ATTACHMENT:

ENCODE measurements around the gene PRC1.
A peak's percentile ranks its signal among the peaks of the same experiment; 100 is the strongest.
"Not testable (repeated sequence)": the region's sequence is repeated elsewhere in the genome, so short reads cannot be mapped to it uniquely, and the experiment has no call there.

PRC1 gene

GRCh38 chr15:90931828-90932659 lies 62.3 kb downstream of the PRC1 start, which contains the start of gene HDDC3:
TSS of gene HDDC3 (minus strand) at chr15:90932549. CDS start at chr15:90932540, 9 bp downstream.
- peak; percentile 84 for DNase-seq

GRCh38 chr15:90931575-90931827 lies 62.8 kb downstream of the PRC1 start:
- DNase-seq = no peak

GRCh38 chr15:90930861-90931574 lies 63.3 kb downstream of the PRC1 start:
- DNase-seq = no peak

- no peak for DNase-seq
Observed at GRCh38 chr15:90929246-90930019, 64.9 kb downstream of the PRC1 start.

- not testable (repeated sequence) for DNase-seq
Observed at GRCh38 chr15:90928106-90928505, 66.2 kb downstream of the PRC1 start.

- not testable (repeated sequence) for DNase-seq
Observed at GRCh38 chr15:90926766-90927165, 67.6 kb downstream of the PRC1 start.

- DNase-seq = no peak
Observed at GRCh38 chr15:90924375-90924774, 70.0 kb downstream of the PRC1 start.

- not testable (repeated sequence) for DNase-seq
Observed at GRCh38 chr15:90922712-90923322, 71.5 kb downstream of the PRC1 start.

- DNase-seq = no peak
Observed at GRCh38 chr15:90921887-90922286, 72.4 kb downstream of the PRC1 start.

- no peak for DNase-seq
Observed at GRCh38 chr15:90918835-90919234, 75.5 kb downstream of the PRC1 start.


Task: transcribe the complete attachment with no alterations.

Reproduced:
ENCODE measurements around the gene PRC1.
A peak's percentile ranks its signal among the peaks of the same experiment; 100 is the strongest.
"Not testable (repeated sequence)": the region's sequence is repeated elsewhere in the genome, so short reads cannot be mapped to it uniquely, and the experiment has no call there.

PRC1 gene

GRCh38 chr15:90931828-90932659 lies 62.3 kb downstream of the PRC1 start, which contains the start of gene HDDC3:
TSS of gene HDDC3 (minus strand) at chr15:90932549. CDS start at chr15:90932540, 9 bp downstream.
- peak; percentile 84 for DNase-seq

GRCh38 chr15:90931575-90931827 lies 62.8 kb downstream of the PRC1 start:
- DNase-seq = no peak

GRCh38 chr15:90930861-90931574 lies 63.3 kb downstream of the PRC1 start:
- DNase-seq = no peak

- no peak for DNase-seq
Observed at GRCh38 chr15:90929246-90930019, 64.9 kb downstream of the PRC1 start.

- not testable (repeated sequence) for DNase-seq
Observed at GRCh38 chr15:90928106-90928505, 66.2 kb downstream of the PRC1 start.

- not testable (repeated sequence) for DNase-seq
Observed at GRCh38 chr15:90926766-90927165, 67.6 kb downstream of the PRC1 start.

- DNase-seq = no peak
Observed at GRCh38 chr15:90924375-90924774, 70.0 kb downstream of the PRC1 start.

- not testable (repeated sequence) for DNase-seq
Observed at GRCh38 chr15:90922712-90923322, 71.5 kb downstream of the PRC1 start.

- DNase-seq = no peak
Observed at GRCh38 chr15:90921887-90922286, 72.4 kb downstream of the PRC1 start.

- no peak for DNase-seq
Observed at GRCh38 chr15:90918835-90919234, 75.5 kb downstream of the PRC1 start.